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#SEEXPERIENCE: Ziplining in St. Lucia

As an avid adventure seeker, every time I travel one of the first things I do is either search out some really great spots to cliff jump (there’s something about the views and diving into the ocean that gets me every time), or I try out a local adventure I want to do to remember my trip by!

My most recent travels took me to the beautiful Caribbean island of St. Lucia and when in the rainforest why not zipline! I’ve ziplined a few times before both locally and in the Rockies but never in sights as tropical as these ones and let me tell you, the experience was absolutely amazing from start to finish.



After a short coursr on how to effectively zip down all 12 lines the adventure began. You would think that zipping is easier then it looks, but the truth is you have to remember to slow down before you stop and understand the line you’re about to zip to ensure you make it to the end to avoid getting stuck. You really want to avoid getting stack because as the locals say “we will point, laugh and take pictures of you”. Luckily I only had to experience the embarrassment once and in my defense it was a really long line, but I’m sure we all say that!




I always love remembering my trips by seeing the amazing sights and creating new experiences, especially ones that each location is known for. This is a great way to truly understand and live the culture in addition to food of course!

– Vanessa Cioffi

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#SETRAVELS: Sunrise to Sunset in Cambodia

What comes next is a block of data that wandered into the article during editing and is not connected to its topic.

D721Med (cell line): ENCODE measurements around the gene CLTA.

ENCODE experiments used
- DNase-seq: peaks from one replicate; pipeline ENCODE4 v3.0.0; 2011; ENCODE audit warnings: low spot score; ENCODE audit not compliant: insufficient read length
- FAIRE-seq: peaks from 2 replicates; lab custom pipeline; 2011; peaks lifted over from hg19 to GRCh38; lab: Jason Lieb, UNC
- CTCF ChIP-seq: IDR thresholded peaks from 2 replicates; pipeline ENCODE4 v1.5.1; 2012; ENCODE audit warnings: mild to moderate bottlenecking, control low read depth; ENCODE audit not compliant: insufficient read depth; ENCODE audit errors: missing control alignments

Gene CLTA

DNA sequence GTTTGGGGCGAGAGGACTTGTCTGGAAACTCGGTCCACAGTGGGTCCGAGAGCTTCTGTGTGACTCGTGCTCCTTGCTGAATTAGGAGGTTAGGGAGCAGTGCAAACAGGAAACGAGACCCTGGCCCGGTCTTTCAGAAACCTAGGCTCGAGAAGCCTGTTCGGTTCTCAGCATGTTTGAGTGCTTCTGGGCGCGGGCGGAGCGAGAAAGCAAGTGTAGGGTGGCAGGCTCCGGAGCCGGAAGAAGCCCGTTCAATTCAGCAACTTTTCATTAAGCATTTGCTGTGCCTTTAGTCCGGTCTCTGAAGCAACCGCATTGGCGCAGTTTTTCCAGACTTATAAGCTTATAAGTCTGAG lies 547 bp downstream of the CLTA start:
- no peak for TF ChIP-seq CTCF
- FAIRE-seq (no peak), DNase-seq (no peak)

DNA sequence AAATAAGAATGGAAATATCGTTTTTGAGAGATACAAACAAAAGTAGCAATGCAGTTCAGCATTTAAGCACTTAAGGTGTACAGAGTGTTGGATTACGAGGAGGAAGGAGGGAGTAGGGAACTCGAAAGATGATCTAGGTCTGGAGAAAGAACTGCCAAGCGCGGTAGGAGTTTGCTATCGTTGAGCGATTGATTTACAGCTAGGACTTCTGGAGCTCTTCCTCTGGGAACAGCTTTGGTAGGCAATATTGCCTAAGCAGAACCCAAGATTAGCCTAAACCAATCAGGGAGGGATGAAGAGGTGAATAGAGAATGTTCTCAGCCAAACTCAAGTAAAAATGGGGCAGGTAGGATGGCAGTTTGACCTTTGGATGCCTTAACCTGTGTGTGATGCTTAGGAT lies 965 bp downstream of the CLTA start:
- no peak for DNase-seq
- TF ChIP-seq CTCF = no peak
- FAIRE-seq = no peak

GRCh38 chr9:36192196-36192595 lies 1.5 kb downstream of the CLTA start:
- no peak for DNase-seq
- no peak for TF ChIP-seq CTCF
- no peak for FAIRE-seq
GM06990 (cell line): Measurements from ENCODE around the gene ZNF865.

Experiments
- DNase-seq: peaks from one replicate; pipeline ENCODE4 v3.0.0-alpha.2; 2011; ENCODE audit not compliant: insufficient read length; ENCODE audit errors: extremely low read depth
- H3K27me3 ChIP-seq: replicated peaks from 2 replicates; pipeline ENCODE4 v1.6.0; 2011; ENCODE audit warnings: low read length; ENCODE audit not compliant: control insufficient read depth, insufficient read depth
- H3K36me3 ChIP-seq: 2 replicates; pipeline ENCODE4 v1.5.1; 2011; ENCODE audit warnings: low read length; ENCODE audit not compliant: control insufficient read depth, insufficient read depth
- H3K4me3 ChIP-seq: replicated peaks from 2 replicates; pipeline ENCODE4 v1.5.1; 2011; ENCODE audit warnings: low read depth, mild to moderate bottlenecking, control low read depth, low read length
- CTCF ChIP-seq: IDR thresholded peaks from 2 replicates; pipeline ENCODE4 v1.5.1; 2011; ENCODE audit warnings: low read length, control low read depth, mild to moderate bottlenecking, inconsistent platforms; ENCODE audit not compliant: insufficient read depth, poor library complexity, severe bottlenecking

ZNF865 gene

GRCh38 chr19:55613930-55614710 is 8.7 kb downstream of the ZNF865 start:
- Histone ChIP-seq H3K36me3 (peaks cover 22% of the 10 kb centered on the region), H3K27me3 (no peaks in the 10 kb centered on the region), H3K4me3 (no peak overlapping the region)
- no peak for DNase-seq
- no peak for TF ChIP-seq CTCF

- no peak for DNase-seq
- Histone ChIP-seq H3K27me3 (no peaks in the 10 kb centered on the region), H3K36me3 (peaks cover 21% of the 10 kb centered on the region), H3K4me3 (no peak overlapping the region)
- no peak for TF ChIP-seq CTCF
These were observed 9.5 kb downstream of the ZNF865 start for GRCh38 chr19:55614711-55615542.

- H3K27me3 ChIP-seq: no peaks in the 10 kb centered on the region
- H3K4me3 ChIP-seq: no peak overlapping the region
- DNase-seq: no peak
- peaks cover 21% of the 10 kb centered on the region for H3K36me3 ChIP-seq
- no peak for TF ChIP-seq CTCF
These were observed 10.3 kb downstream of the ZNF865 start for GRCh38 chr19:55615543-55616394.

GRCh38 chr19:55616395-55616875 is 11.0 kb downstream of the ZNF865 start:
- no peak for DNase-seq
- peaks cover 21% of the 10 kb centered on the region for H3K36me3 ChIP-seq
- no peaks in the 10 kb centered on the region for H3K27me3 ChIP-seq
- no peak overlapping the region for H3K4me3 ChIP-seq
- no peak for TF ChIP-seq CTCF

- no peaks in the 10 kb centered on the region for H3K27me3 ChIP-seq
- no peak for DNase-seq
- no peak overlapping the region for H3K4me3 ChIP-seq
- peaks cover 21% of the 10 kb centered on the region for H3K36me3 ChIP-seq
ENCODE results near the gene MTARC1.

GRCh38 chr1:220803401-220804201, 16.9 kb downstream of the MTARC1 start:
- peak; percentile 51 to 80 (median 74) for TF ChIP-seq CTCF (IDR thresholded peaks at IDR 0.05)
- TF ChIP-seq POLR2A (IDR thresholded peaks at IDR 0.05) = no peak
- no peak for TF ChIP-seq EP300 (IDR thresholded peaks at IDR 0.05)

When most people hear Cambodia, their first thought is Angkor Wat. Although the temples of Angkor Wat are absolutely stunning, to ignore Cambodia’s past would be discourteous. As only had one week to spend in Cambodia, we split our time up in between Phnom Penh, the capital city of Cambodia, Siem Reap, the gateway to Angkor region.

Angkor Wat, Sunrise

Before travelling to Cambodia I’ll be the first to admit that I didn’t know much about what a traumatic past the country had to endure in the 1970s under the Khmer Rouge and Pol Pot regime. We’ve all heard of the Nazi genocide, but after visiting Phnom Penh, my eyes were opened to the atrocities of the Khmer Rouge, who were responsible for one of the worst genocides of the 20th Century. It’s hard to comprehend the horrors, but in less than four years (1975-1979), more than 30% of Cambodia’s population was executed. We visited two sites in Phnom Penh and both were incredibly shocking and heartbreaking.

Phnom Penh, Memorial StupaPhnom Penh, Memorial Stupa

Before 1975, the Choeung Ek Genocidal Center (The Killing Fields) were a vast fruit orchard – now, it’s a memorial. Upon entering, each visitor is given a headset with an audio tour which describes each sign, building and tree. During 1975-1979, the Killing Fields (pictured directly below) were a number of sites in Cambodia where collectively more than a million people were killed and buried by the Communist Khmer Rouge Regime.

Phnom Penh, The Killing FieldsPhnom Penh, Tuol Sleng Genocide Museum, S21

Just outside of Phnom Penh is Tuol Svay Pray High School. In 1976, the Khmer Rouge renamed the high school S-21 and turned it into a torture, interrogation and execution centre. Similar to Choeung Ek Genocidal Centre, upon entry each visitor is given a headset with an audio tour, this time walking you through the courtyard, buildings, photographs and cells within S-21 Prison. Over 15,000 people are known to have entered (possibly more), only seven survived. S-21 is not for the faint hearted and some of it is quite graphic, but if you want to learn about the country’s past, there is no better place to start.